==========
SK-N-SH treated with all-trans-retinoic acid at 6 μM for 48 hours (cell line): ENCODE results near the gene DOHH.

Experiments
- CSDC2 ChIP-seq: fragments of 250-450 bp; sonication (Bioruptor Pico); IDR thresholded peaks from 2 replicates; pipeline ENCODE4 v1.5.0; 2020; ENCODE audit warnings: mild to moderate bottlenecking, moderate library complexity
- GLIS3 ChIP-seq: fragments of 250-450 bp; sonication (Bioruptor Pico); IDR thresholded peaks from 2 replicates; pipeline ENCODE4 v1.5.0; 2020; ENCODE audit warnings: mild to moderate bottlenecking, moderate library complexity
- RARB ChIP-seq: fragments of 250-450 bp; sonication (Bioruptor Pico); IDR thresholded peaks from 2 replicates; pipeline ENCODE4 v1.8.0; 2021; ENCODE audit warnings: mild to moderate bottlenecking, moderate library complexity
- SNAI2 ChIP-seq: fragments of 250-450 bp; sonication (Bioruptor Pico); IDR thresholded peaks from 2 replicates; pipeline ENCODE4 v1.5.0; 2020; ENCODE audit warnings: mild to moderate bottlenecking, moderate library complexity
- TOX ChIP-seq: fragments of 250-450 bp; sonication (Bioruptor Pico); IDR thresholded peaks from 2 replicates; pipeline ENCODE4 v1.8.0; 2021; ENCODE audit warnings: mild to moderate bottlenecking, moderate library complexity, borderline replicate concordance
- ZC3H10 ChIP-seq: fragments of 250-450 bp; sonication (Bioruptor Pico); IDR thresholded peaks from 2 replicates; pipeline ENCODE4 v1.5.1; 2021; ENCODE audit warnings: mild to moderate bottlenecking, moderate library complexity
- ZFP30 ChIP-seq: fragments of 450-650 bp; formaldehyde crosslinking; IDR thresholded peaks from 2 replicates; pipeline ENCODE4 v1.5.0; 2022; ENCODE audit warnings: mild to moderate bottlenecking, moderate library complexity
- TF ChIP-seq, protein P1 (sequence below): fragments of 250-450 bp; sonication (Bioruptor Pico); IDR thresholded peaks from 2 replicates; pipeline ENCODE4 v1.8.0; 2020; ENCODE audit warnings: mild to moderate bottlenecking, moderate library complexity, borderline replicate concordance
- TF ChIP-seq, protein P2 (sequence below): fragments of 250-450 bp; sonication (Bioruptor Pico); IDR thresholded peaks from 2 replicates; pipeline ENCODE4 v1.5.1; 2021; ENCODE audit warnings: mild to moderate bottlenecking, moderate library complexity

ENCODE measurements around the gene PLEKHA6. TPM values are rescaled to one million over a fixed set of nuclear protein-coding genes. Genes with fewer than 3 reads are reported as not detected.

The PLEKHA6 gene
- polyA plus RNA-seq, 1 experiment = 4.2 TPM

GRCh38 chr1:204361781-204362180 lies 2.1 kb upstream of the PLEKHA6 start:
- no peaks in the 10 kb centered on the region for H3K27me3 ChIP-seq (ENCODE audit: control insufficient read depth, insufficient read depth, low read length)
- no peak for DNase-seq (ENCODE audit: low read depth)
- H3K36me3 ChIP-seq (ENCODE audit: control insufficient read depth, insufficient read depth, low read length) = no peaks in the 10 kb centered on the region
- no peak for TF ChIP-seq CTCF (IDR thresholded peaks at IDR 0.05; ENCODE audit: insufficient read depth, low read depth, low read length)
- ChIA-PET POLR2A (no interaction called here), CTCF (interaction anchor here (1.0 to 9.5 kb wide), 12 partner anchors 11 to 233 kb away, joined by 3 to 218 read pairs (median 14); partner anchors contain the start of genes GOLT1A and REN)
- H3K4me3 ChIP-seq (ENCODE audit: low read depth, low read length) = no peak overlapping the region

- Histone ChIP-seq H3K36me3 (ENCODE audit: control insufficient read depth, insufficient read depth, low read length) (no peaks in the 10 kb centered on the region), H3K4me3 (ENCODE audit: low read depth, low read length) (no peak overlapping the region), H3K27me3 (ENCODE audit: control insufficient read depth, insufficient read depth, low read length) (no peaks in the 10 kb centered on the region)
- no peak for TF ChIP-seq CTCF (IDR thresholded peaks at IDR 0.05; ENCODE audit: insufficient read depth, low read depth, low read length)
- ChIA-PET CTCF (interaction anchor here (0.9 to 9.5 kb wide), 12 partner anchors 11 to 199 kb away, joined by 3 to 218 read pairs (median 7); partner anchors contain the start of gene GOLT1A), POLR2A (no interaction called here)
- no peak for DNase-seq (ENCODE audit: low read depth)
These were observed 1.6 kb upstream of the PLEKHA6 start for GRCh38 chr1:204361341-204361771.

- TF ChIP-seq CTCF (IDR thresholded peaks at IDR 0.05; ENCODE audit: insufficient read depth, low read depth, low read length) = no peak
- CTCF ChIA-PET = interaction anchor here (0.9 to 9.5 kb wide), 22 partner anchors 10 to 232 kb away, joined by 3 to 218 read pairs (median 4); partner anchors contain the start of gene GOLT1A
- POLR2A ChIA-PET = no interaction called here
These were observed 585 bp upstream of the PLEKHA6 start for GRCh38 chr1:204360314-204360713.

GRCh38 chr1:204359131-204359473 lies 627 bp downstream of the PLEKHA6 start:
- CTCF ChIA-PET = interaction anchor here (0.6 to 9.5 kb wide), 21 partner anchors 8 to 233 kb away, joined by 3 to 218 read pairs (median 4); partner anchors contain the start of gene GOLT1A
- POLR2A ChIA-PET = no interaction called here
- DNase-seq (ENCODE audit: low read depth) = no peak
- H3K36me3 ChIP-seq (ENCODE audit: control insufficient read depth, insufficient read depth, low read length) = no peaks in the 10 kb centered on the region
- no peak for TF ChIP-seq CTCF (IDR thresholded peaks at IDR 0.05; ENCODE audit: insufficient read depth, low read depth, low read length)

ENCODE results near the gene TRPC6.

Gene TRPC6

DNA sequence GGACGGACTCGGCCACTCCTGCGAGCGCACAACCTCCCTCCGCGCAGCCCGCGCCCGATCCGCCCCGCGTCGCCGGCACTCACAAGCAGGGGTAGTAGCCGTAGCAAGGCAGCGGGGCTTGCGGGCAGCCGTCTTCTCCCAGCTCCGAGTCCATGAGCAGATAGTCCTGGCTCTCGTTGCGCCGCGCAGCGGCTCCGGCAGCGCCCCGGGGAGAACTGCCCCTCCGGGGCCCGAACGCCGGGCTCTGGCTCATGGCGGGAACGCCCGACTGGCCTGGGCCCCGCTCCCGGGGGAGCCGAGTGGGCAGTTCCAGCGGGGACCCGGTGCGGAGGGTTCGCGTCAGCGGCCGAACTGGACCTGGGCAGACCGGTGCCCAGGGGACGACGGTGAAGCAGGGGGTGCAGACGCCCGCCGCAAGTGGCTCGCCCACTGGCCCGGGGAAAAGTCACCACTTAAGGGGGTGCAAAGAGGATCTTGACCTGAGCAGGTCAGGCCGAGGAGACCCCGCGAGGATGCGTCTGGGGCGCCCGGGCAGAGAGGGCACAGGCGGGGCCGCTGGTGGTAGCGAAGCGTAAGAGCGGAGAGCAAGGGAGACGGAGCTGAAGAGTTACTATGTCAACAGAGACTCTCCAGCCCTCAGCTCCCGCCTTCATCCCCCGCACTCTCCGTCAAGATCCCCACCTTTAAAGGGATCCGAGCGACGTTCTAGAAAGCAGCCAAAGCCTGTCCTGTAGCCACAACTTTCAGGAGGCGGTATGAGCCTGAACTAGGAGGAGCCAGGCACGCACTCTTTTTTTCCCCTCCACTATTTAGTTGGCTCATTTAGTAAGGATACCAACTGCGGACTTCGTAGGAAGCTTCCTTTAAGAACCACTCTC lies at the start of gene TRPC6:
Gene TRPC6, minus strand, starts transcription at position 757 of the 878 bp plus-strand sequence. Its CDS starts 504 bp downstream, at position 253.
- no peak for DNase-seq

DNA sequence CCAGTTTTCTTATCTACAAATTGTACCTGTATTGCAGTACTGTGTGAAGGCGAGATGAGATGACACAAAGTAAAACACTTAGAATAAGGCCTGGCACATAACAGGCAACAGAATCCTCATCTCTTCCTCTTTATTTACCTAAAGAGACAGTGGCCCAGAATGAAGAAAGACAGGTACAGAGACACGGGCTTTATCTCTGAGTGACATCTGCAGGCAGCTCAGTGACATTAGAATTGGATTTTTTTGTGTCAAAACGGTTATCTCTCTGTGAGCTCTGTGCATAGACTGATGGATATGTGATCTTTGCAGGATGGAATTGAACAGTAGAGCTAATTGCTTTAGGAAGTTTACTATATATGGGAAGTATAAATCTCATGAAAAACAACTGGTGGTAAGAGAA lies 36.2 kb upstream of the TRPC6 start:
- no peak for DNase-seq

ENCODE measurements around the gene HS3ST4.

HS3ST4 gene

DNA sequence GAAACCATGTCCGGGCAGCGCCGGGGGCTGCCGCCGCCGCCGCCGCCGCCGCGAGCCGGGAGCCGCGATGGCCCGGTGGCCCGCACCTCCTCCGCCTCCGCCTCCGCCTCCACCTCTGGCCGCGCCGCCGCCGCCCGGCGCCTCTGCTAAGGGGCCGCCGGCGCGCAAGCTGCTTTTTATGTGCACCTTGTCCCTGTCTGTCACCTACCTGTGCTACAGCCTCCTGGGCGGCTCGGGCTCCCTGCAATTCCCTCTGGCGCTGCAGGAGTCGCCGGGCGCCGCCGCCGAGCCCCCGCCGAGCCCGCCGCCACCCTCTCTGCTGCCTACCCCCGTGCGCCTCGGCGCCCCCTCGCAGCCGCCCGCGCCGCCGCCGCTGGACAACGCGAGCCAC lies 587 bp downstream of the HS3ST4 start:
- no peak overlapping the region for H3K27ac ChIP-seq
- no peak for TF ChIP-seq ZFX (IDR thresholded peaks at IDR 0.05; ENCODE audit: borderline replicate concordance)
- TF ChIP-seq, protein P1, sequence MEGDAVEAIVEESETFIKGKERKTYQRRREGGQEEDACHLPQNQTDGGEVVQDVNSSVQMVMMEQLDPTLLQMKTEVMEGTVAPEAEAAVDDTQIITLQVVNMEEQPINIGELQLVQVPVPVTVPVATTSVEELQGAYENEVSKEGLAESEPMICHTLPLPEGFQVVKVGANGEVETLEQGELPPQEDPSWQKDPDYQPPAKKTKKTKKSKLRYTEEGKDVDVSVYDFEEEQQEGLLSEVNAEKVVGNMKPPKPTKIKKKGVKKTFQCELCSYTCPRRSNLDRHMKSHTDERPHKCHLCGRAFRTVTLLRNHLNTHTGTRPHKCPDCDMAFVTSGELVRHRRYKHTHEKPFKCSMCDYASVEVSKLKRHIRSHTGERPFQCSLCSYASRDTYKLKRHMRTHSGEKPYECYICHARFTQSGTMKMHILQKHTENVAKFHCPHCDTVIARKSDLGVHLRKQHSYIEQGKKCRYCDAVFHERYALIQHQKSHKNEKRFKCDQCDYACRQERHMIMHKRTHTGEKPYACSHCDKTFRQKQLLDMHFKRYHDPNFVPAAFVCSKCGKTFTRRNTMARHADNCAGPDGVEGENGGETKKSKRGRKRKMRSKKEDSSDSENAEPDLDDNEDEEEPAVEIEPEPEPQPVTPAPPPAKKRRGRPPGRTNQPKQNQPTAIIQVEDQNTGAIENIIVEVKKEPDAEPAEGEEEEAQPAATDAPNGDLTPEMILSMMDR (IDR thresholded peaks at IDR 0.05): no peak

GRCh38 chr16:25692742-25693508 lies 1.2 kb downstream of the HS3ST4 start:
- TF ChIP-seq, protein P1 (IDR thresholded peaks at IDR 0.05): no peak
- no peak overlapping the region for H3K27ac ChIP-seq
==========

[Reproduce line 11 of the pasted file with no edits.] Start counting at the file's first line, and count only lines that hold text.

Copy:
- TF ChIP-seq, protein P2 (sequence below): fragments of 250-450 bp; sonication (Bioruptor Pico); IDR thresholded peaks from 2 replicates; pipeline ENCODE4 v1.5.1; 2021; ENCODE audit warnings: mild to moderate bottlenecking, moderate library complexity